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NIGERIA'S CULTURE by Mind Map: NIGERIA'S CULTURE

1. Easter is one of two most important festivals for Christians around the world. In Nigeria it is commemorated with an official public holiday. Good Friday is a more somber day, where many people will go to pay their respects at a local church. Easter Sunday is an upbeat event, since it celebrates the resurrection of Jesus, and people take to the streets wearing traditional colorful costumes, dancing to the pulsating beat of African drums.

2. Is a Nigerian holiday period.Is the ‘festival of sacrifice’. The Eid al-Kabir is celebrated on the 6th of November. In Nigeria you will see this festival being celebrated in the countryside as Durbar festivals. Here the villagers come out in traditional bright colored West African costume, and congregate in parades and horsemanship competitions throughout the day. The northern states, such as Kano, are known to have the best displays.

3. RELIGION

3.1. Christianity

3.1.1. Most Christian citizens here are Protestants. Protestantism was introduced and started to gain popularity in Nigeria in the 1990s. Also about 25% of all Nigerian Christians attend the Catholic church. Some citizens are followers of the Orthodox Church. Others are believers of different self-determining branches such as Presbyterians, Pentecostals, evangelical, apostolic and other movements

3.2. Islam

3.2.1. This religion was originally presented to local population back in the eleventh century.The religion still dominates in the North. A recent report established that Sunni Islam adherents count around 42.5% of Nigerians as fellow members. This followers belong to Maliki school of law (Sunni) but some belong to Shafi’i madhab.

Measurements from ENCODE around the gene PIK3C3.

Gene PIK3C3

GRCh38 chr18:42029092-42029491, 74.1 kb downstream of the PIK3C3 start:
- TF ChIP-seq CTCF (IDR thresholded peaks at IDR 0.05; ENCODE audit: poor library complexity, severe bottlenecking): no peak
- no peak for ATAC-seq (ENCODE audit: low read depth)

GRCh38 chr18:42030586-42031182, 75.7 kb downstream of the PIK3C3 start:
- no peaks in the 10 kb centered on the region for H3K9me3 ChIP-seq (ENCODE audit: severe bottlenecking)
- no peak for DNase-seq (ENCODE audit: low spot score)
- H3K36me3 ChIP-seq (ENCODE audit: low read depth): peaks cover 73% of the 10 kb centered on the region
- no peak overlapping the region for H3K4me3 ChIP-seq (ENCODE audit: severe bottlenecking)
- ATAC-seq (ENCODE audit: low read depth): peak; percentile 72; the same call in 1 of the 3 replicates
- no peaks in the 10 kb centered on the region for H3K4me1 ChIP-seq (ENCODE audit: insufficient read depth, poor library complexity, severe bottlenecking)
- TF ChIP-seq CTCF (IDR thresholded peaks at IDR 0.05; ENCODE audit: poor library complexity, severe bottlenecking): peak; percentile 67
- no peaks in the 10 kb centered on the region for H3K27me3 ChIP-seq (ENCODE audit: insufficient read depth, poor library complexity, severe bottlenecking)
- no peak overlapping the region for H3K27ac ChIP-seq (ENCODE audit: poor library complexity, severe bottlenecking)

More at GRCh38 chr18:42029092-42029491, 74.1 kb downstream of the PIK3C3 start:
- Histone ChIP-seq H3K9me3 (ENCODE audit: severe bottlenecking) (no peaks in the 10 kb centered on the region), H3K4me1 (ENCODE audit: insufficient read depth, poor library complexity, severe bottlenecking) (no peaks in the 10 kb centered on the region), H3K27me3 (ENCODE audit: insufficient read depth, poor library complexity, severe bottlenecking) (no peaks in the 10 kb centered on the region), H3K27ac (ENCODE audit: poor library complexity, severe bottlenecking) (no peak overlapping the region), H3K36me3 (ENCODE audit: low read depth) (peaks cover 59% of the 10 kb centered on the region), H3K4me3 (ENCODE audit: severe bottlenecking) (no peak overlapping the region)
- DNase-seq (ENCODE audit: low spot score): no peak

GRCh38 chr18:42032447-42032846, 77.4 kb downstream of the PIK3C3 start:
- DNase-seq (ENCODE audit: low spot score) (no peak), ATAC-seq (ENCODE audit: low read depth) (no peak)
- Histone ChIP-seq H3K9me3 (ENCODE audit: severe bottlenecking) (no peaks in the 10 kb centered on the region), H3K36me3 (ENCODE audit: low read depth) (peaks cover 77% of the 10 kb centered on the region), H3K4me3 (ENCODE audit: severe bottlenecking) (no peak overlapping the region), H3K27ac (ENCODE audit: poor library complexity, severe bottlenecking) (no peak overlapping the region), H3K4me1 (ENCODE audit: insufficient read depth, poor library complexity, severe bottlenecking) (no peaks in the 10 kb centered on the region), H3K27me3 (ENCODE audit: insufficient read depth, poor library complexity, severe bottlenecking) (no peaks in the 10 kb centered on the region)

3.3. Traditional Religion

3.3.1. The Nigerian traditional religion is mainly ethnic. This is not a scriptural tradition since there is no creed like the Koran or Bible. It is mainly oral. Just a lot of other African people,Nigerians believe in spirits, magic, supreme powers, one super god etc. They practice various rituals, believe in symbols, organize festivals, and retell myths.

3.4. There are many minority movements that follow Shia, Sharia, Izala laws and messianic traditions of Quraniyyun, Mahdiyya, and Ahmadiyya.

3.5. Others

4. ART

4.1. Sculpture

4.1.1. Archaeologists in Nigeria have found a tradition of sculpture making that dates back to at least 500 B.C. Statues and statuettes of ceramics, bronze, terracotta and brass were found in Nigeria. Nigerian bronze work is often used to depict striking realistic statues and masks.

4.2. Mask

4.2.1. Large wooden masks are part of the animist faith of the Yoruba people, which pre-dates Christianity in the country. Masks are often painted, and believers wear them at funerals and other ceremonies to soothe the spirits. During the Yoruba festival of Gelede, they use large, elaborately carved masks that depict lifelike women's faces and fighting animals.

4.3. Pottery

4.3.1. Pottery art is a long standing tradition in Nigeria. Pottery was popular from 100 B.C. It was found on the archaeological site of Iwo Eleru, and artifacts of terracotta dating from A.D. 800 were found at Ile Ife. Today Suleja, Abuja and Ilorin are considered important centers of traditional pottery, although the craft is practiced throughout the country.

5. HOLIDAYS

5.1. Eid al Maulud

5.1.1. Held in February, this is the first major Islam festival of the year that is celebrated as a holiday in Nigeria. It is known as ‘Mawlid’ in other Islamic holidays, and means ‘birth of the Prophet’, celebrating the birth of Mohammed in 570 AD. This day is honored with a national public holiday; you will see it observed slightly differently depending on which region of the country you are in.

5.2. Easter

5.3. Eid al Kabir

5.4. Christmas Day

5.4.1. Christmas is held on December 25 each year, and is an important festival for Christians since it celebrates the birth of Jesus. Celebrations in Nigeria have a unique twist in the southern region of Igboland, where festivities involve masquerade dancing, known as “Mmo.” These festivities predate Christianity, and traditionally honor Nigerian ancestors.